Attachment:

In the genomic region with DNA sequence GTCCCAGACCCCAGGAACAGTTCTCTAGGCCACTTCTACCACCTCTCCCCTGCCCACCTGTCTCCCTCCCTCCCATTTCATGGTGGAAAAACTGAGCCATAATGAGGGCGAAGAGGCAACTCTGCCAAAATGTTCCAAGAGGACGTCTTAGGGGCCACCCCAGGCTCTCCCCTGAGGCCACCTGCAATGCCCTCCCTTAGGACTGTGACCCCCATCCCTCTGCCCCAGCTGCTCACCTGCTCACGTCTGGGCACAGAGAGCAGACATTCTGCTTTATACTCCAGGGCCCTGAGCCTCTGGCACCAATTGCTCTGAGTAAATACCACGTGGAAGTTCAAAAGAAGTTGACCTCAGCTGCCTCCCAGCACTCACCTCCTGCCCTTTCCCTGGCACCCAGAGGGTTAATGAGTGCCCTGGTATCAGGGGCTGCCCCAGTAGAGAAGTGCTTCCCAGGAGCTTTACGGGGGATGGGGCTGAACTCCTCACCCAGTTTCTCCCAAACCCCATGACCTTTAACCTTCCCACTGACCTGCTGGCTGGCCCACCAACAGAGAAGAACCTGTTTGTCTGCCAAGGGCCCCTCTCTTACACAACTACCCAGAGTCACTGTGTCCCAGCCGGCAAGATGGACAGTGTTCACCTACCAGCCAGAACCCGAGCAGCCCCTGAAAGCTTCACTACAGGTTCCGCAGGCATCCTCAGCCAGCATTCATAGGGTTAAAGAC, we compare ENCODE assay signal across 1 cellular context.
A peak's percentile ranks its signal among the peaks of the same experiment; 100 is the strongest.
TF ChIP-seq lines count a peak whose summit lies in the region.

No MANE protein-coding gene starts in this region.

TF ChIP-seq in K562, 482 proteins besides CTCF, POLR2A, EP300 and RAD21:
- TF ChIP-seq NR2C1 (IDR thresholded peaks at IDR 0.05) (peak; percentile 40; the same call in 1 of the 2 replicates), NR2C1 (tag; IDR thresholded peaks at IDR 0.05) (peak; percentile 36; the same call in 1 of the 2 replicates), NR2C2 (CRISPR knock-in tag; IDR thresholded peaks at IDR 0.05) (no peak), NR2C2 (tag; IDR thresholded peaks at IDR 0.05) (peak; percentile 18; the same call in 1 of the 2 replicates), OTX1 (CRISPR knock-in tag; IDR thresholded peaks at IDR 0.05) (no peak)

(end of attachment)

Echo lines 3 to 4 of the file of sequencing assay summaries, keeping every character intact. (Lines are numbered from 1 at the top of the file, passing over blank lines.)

TF ChIP-seq lines count a peak whose summit lies in the region.

No MANE protein-coding gene starts in this region.